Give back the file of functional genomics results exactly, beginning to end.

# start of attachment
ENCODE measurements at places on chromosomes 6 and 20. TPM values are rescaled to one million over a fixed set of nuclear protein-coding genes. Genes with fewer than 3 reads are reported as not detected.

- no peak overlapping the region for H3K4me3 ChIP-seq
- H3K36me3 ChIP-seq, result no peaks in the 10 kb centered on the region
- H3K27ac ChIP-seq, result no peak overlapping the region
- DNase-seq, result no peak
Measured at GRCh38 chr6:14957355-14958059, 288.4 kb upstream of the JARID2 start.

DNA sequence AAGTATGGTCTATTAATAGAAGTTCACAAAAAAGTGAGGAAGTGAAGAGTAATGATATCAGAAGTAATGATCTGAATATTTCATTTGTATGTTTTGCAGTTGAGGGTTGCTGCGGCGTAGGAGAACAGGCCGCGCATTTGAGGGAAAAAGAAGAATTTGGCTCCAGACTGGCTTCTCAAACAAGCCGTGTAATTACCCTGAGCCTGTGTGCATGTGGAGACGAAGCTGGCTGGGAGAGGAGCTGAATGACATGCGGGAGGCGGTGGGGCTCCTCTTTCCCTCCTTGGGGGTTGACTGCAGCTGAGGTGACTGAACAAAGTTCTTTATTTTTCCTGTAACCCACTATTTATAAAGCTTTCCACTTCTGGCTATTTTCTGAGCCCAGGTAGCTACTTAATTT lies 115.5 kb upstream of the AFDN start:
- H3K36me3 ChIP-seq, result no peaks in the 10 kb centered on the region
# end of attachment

ENCODE measurements at places on chromosomes 6 and 20. TPM values are rescaled to one million over a fixed set of nuclear protein-coding genes. Genes with fewer than 3 reads are reported as not detected.

- no peak overlapping the region for H3K4me3 ChIP-seq
- H3K36me3 ChIP-seq, result no peaks in the 10 kb centered on the region
- H3K27ac ChIP-seq, result no peak overlapping the region
- DNase-seq, result no peak
Measured at GRCh38 chr6:14957355-14958059, 288.4 kb upstream of the JARID2 start.

DNA sequence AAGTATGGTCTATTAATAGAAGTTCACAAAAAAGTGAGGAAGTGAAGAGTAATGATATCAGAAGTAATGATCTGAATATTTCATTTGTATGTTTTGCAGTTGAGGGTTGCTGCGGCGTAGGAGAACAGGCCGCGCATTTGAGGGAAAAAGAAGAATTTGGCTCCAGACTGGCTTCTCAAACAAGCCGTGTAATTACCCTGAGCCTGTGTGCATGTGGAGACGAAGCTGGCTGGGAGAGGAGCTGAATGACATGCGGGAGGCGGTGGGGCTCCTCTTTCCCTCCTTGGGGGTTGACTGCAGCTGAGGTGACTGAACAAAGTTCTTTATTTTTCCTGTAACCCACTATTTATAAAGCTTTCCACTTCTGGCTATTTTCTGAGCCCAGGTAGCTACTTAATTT lies 115.5 kb upstream of the AFDN start:
- H3K36me3 ChIP-seq, result no peaks in the 10 kb centered on the region